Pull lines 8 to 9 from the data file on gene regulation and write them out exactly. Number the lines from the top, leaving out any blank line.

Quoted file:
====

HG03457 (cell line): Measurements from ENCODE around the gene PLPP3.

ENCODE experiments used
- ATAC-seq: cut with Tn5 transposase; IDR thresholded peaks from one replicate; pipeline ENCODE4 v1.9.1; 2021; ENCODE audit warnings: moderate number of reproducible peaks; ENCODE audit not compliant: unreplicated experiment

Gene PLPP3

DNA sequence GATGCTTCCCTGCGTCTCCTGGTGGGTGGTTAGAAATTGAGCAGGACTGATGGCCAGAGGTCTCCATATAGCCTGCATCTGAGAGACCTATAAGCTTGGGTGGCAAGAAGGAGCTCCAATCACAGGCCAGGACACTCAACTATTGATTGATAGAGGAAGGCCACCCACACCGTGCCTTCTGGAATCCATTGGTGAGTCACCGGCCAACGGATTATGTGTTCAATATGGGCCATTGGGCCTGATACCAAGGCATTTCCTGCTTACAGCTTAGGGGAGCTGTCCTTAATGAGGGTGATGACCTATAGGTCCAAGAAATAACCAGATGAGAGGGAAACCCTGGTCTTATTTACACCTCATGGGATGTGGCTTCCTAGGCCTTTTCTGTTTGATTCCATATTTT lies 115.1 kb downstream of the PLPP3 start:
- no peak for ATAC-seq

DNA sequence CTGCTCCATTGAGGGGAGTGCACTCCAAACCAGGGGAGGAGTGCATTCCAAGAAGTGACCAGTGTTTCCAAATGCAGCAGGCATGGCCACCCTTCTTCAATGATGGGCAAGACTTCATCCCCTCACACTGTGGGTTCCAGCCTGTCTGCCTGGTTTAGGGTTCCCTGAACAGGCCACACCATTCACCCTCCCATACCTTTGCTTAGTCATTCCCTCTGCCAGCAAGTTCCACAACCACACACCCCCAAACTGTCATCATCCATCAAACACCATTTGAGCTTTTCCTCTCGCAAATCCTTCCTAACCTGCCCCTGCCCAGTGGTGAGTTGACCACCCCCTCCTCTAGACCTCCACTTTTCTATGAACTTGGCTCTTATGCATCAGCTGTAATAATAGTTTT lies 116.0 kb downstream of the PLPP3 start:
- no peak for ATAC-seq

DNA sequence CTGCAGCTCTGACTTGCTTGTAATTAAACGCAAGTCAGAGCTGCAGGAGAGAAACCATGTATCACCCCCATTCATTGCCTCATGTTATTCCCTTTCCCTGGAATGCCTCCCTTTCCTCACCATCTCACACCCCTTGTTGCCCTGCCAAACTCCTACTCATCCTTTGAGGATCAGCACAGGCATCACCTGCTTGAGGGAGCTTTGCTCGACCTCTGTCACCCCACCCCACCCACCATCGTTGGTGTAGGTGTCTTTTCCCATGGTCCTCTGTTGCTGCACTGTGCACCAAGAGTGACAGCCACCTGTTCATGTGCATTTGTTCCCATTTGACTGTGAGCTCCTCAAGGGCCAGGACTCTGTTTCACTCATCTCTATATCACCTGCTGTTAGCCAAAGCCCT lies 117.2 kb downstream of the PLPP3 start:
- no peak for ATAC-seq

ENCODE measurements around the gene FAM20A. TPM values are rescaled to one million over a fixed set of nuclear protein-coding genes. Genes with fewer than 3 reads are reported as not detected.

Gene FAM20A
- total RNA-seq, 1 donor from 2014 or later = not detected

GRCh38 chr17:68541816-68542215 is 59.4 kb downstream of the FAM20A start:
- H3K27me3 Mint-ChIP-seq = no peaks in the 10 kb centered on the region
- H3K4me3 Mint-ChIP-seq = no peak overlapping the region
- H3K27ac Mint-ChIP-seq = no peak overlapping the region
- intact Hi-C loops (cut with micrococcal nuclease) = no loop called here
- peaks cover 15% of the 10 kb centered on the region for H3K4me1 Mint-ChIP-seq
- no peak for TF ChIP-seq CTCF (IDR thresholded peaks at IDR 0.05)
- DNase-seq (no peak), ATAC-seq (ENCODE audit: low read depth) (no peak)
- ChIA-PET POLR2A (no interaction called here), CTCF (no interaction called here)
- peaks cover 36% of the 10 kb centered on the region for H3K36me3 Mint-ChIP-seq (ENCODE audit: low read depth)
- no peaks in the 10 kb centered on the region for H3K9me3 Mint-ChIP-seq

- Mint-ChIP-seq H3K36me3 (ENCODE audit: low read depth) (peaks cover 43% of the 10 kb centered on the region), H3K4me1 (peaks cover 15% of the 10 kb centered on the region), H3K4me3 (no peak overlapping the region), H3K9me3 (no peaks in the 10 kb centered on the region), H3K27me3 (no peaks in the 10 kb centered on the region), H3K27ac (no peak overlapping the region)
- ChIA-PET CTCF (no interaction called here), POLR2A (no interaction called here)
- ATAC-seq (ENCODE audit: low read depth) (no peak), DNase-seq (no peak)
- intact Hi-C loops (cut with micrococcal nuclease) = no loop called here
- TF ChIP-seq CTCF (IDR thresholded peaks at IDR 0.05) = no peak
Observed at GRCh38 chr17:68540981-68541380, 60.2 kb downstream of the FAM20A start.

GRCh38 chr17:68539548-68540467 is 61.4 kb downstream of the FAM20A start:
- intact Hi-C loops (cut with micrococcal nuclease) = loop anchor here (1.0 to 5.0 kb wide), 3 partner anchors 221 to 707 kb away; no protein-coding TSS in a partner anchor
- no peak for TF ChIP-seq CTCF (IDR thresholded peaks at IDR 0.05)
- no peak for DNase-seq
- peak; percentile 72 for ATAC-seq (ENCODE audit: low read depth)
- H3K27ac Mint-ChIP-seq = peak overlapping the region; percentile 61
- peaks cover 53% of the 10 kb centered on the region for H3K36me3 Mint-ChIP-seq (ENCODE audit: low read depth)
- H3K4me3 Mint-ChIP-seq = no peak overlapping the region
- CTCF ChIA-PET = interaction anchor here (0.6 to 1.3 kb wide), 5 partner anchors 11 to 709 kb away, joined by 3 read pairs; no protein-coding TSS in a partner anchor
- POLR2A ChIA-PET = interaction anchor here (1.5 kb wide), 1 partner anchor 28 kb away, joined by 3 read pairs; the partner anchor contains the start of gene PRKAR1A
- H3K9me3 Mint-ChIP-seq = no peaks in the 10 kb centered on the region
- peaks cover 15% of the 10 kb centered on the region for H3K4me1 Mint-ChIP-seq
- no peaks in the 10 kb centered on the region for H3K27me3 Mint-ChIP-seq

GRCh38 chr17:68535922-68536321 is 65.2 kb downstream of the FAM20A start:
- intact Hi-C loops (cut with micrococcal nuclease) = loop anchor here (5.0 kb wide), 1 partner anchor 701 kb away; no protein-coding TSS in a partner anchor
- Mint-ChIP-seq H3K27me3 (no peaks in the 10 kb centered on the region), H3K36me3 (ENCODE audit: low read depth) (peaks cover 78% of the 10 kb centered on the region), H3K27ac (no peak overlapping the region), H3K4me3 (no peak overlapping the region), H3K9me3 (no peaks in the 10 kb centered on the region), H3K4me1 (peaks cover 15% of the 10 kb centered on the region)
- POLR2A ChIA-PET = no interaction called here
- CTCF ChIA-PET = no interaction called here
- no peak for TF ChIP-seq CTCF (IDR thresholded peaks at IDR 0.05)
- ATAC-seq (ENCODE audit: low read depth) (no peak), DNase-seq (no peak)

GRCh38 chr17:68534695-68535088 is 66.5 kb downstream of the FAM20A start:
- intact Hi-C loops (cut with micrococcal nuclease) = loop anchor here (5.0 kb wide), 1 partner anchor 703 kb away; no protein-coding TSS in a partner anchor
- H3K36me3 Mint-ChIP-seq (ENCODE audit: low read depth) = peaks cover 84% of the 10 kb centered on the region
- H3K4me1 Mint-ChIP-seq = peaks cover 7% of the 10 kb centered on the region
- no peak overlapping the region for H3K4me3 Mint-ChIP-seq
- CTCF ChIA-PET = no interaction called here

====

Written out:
- no peak for ATAC-seq

DNA sequence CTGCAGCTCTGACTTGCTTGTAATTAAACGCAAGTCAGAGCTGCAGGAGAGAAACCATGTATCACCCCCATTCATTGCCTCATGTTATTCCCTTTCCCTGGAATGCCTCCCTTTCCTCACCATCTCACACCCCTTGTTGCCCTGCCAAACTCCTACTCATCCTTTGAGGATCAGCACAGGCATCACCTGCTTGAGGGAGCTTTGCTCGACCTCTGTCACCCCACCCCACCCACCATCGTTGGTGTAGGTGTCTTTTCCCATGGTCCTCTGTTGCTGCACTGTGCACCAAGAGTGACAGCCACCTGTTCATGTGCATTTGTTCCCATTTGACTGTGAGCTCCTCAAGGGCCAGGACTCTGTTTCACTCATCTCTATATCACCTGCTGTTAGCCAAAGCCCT lies 117.2 kb downstream of the PLPP3 start: